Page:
Throughout Europe but in Germany in particular, the government in Berlin has not only turned a blind eye to violence against Turkish people, Turkish owned shops and mosques frequented by Turks, but Germany has also adopted a foreign policy stance where it aligned itself with the YPG/PKK during Turkeys’ recent anti-terror Operation Olive Branch in northern Syria. German intelligence officials further admitted that they have open lines of communication with the Fethullah Terror Organisation that led an unsuccessful military coup against Turkey’s democratically elected government in 2016. Furthermore, when the EU’s second most prominent figure after Angela Merkel, French President Emmanuel Macron met with prominent YPG/PKK terror leaders in Paris, it should make all Turks question how sincere the European Union is in all of its discussions with Turkey.

It is doubtful that George W. Bush’s United States would have conducted trade deals with nations whose leaders met with and lavished praise on the comrades of Osama bin Laden, so why should Turkey do anything other than refuse further talks with the EU until and unless they fully dissociate themselves with FETO, the PKK and mobs of anti-Turkish racists running wild on the streets of Europe? The fact that an artistic statue of Turkey’s President was vandalised and later removed from a public square in Germany this week demonstrates that while Turkey has no European problem, Europe does have a Turkey problem.

With many prominent European politicians openly vowing to veto Turkish ascension to the EU under any circumstances, the writing is already on the wall in this respect. The road from Ankara to Brussels is at best an incomplete one and in many respects it is a dangerous one.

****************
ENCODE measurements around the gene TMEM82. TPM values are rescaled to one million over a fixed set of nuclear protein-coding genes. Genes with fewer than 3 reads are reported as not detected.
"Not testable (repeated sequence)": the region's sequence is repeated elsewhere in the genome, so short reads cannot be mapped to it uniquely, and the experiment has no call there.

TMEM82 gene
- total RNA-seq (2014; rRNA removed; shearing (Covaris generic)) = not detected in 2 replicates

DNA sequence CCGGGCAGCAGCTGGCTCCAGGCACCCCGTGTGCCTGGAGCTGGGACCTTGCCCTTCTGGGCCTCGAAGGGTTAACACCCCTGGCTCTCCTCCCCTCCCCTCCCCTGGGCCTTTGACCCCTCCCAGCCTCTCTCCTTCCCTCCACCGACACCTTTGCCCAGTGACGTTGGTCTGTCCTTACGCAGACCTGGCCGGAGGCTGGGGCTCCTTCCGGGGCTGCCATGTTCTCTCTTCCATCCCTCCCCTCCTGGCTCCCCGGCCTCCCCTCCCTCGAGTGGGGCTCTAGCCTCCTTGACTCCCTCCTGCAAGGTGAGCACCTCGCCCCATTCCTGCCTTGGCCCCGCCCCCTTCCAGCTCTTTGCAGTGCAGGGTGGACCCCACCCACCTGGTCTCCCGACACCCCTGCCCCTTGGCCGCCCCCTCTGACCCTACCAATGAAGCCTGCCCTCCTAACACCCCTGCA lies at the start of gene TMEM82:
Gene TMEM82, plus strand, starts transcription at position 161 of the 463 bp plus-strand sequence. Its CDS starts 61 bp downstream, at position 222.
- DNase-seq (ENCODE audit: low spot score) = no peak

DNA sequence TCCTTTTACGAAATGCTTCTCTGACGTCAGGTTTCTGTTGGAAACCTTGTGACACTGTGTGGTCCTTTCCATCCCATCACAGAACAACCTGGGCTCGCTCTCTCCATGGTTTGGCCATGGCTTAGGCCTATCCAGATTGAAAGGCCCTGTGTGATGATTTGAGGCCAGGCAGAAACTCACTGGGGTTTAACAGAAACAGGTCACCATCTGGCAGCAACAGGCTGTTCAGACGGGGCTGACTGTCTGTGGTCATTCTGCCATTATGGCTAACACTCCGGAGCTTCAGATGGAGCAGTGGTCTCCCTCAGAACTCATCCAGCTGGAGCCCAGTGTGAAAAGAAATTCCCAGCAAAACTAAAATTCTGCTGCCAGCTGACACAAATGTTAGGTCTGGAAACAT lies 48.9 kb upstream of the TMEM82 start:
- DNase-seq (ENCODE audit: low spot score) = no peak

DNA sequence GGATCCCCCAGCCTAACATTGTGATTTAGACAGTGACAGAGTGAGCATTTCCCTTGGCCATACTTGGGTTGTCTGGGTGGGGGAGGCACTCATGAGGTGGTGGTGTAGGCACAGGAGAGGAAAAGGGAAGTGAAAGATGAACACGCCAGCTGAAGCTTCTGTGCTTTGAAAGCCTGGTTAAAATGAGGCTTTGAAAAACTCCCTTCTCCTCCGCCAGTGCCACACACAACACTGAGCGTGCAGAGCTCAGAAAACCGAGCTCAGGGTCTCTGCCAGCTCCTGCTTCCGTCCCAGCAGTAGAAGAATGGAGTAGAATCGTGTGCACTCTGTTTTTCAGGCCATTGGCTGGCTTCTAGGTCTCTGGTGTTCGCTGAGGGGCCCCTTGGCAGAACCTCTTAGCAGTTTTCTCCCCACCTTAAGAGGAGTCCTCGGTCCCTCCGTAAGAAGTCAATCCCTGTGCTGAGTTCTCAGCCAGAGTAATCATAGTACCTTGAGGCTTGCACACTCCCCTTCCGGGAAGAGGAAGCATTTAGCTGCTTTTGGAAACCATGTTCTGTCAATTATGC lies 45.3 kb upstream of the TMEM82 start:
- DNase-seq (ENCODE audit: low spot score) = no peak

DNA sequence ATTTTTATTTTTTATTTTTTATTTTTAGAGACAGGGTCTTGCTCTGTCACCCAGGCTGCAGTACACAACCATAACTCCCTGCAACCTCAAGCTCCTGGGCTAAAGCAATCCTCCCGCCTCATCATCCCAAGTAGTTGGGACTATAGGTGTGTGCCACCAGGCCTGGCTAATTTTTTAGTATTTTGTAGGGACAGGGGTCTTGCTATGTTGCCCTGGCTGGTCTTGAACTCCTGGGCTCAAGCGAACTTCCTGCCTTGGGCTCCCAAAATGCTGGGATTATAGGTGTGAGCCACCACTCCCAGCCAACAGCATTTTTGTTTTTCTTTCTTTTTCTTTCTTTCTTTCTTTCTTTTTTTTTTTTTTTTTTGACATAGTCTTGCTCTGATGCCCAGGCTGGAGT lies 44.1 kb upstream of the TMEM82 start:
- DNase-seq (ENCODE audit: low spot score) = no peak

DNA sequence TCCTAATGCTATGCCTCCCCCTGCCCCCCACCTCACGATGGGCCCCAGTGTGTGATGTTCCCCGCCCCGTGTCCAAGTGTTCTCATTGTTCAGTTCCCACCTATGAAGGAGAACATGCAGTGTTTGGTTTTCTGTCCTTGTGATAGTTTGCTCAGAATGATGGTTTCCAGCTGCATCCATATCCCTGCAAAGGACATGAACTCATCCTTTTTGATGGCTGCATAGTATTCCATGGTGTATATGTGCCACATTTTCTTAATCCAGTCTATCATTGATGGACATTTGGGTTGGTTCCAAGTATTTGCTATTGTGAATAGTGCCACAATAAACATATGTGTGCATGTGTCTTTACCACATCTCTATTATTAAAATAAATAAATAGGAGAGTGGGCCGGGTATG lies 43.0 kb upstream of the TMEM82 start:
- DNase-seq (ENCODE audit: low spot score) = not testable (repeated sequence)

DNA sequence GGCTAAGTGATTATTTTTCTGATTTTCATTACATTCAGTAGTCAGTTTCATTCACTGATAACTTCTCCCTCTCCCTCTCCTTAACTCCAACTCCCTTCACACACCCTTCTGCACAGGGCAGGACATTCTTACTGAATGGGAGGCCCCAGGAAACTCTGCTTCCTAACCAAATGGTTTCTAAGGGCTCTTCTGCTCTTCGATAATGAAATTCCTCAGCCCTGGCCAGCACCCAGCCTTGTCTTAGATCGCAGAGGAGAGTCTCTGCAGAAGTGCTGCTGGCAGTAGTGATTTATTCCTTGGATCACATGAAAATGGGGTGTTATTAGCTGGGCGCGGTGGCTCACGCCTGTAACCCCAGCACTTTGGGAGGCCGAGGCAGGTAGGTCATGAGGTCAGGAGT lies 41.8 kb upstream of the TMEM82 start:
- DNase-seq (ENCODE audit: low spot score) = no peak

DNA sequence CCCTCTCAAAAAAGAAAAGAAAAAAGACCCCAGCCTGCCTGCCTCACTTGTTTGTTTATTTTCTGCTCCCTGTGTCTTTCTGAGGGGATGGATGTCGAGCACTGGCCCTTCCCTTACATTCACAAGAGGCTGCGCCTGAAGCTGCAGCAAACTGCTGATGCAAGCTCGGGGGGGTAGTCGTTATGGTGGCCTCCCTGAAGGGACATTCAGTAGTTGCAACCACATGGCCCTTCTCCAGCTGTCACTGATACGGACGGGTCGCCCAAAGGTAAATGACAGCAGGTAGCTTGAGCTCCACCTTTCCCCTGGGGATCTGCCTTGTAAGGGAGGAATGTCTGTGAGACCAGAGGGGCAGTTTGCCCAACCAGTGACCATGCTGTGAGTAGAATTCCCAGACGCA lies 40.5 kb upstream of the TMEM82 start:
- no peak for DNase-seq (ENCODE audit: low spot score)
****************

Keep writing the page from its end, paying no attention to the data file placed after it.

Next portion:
Finding a win-win solution to the European question 

The most practical reality for a Turkish economy looking to expand trade deals and economic cooperation would be for Ankara to offer Brussels a realistic formula for the expansion of existing trade deals, trade deals which incidentally look to be more favourable than anything a stubborn and insular Britain might secure when and if it leaves the European Union.

The long standing reality however is that the EU does not actually want Turkey as a full member but is instead using the drawn out ascension process to gain various concessions from Ankara. Ultimately, even if Turkey became a full member of the EU, this would only damage its excellent relations with its Asian and African partners, including those in ASEAN who represent a window of new economic opportunity for Turkey.


Turkey’s existing policy of seeking expanded trading ties to the east, west and south as well as working with all partners who genuinely respect Turkey’s security concerns is not only adequate but is ideal in respect of positioning Turkey as a strong economic and military power for peace and prosperity on the win-win model of forward thinking pragmatism.

Ultimately, EU membership is not in the best interests of Turkey due to the very real and likely insurmountable structural constraints of the European Union;s institutions. When this reality is combined with the fact that many front line EU politicians are anti-Turkish in respect of both their words and deeds, it is clear that while Turkey should pursue trade and respectful neighbourly relations with the EU, membership is a bad idea and will likely remain so for the foreseeable future.